By Diani Nafitri Cahyaningrum, Agiel Prakoso, Yoga Aprillianno
from Pantau Gambut
The Ministry of Defense of the Republic of Indonesian has acknowledged that the cassava Food Estate Project in Central Kalimantan has been delayed due to insufficient funding to continue the program.
[Left to right] Quin Pasaribu (BBC News Indonesia), Agiel Prakoso (Pantau Gambut) dan Janang Palanungkai (WALHI Kalteng) gave a presentation on ©Pantau Gambut
[Left to right] Quin Pasaribu (BBC News Indonesia), Agiel Prakoso (Pantau Gambut) dan Janang Palanungkai (WALHI Kalteng) gave a presentation on ©Pantau Gambut

This statement was obtained through written correspondence provided to BBC News Indonesia during joint investigation conducted by Pantau Gambut, WALHI Central Kalimantan, and BBC News Indonesia to examine the dynamics occurring at the Food Estate location in Central Kalimantan. The subsequent study, titled Chapter 2: Update on the Food Estate Project in Central Kalimantan after 3 Years, was released by Pantau Gambut. Some important points from the study include the following:

  • Submersion of excavator in peatland
    ​​​​​​​​​​​​​​​​​​​​​During satellite imaging analysis conducted in Mantangai Hulu village, it was discovered that approximately 237 hectares of forest land surrounding the verification point for land extensification had been cleared. At the exact location, the team also found heavy equipment in the form of an excavator submerged in the peatland surrounding the extensification area due to the peatland's characteristic inability to support the weight of the excavator itself.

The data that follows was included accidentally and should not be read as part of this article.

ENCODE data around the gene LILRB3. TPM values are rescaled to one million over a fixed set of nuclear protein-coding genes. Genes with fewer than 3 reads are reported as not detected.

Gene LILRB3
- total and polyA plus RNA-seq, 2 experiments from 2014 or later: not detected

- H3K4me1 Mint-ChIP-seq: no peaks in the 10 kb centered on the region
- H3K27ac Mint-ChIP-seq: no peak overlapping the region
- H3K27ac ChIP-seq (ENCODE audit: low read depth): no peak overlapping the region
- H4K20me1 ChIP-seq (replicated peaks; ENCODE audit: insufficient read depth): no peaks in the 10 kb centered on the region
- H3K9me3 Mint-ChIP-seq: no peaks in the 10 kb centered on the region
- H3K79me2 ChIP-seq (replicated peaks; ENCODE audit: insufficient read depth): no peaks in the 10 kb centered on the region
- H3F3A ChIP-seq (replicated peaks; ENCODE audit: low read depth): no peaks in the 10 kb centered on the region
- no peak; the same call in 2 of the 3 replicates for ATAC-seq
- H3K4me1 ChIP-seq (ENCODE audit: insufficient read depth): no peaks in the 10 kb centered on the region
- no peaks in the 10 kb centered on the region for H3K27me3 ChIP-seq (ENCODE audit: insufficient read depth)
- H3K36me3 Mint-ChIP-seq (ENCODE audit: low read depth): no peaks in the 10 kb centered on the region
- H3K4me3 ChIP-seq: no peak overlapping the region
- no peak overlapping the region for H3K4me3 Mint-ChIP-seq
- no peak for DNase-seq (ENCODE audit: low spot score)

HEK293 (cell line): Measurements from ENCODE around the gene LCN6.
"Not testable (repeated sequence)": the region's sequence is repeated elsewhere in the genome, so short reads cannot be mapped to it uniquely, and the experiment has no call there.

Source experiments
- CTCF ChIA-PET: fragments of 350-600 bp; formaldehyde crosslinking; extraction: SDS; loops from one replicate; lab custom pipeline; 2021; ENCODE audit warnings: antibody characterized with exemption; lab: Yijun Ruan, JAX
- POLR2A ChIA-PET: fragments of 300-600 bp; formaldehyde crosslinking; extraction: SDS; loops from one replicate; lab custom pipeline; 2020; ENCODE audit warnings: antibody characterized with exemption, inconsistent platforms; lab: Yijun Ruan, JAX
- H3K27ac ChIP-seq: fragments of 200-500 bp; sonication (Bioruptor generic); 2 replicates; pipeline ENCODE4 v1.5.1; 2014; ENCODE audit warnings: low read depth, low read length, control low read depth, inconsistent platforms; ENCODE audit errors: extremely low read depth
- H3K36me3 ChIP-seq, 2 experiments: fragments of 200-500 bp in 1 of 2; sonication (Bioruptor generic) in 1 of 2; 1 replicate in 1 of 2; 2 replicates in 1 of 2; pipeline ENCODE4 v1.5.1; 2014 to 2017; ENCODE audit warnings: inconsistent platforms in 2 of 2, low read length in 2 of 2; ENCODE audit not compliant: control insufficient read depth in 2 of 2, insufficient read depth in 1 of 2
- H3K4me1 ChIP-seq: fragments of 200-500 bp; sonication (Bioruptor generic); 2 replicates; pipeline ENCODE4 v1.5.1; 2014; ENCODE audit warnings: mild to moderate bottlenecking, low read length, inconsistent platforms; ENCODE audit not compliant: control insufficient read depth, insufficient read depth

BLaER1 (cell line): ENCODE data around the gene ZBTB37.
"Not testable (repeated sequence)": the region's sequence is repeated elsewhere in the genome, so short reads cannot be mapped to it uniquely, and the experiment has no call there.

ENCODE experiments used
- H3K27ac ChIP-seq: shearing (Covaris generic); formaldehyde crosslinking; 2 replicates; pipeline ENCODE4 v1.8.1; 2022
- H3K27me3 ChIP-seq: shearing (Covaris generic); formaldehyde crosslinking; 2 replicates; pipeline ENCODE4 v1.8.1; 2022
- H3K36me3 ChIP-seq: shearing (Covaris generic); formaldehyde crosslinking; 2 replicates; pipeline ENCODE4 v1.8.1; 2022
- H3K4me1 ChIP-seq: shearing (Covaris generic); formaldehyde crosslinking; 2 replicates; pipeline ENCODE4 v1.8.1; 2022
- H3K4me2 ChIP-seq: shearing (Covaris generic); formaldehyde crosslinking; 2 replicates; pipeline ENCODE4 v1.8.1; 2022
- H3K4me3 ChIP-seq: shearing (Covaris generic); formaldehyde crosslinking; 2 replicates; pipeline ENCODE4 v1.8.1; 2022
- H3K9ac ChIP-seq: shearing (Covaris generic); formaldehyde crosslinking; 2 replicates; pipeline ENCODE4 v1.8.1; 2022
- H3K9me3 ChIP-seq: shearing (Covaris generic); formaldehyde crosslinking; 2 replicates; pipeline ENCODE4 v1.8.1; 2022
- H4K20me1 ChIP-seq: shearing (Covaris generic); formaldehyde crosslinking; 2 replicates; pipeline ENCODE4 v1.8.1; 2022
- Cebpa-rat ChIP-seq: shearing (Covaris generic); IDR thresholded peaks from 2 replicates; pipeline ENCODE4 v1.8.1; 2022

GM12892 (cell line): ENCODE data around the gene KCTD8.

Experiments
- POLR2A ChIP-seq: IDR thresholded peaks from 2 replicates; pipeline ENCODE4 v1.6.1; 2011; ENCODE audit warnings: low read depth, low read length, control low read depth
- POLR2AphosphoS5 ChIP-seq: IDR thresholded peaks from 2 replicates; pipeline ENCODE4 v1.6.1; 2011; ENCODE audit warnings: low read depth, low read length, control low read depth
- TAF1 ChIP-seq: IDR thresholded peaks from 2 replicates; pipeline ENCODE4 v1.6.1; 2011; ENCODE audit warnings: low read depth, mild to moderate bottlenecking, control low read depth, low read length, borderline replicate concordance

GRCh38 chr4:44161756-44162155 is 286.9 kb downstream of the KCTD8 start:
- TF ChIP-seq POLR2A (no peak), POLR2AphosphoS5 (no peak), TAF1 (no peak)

• Failure of harvest yield
    A successful rice harvest should ideally produce a minimum of 4 tons per hectare. This statement contrasts with the claim made by the Ministry of Agriculture that the productivity of unproductive paddy fields in Central Kalimantan reached 3.5 tons of milled rice per hectare in 2021 through intensive farming techniques [1]. In Tewai Baru village, the resulting cassava tubers are small, similar to carrots, yellow like turmeric, and bitter to the taste. Research shows cassava's bitterness indicates a high cyanide content [2].
  • Mismanagement of the government budget
    In Henda and Pilang villages, the government-provided water pipe assistance could not be utilised by farmers due to a lack of follow-up funding for maintenance and guidance on how to use the equipment, making it difficult for farmers to use the tool. However, Rp1.5 trillion from the national budget was allocated for implementing the Food Estate program in 2020-2021, of which Rp497.2 billion was allocated for irrigation improvements, including the procurement of water pipes.
  • Deforestation
    The implementation plan for the first phase of the Food Estate in Central Kalimantan in 2020-2021 covered an area of 31,000 hectares, with 10,000 hectares each in three districts, namely Pulang Pisau, Kapuas, and Gunung Mas. Monitoring through satellite imagery showed deforestation, with an area of 700 hectares in Tewai Baru village being the largest extensification area.
    From a landform perspective, Tewai Baru village is part of the plain fluvial ecoregion of Kalimantan with alluvial soil that has a sandy texture. The characteristics of this type of soil have a high potential as a water management system due to its ability to absorb and release water easily. However, the loose soil layer is prone to erosion, which causes runoff carrying soil material, leading to sedimentation in water channels, narrowing or blocking water channels, and causing floods in surrounding areas.

[1] Jawaban Kementerian Pertanian Soal Masalah Proyek Food Estate -
[2] Cyanide in Cassava: A Review -

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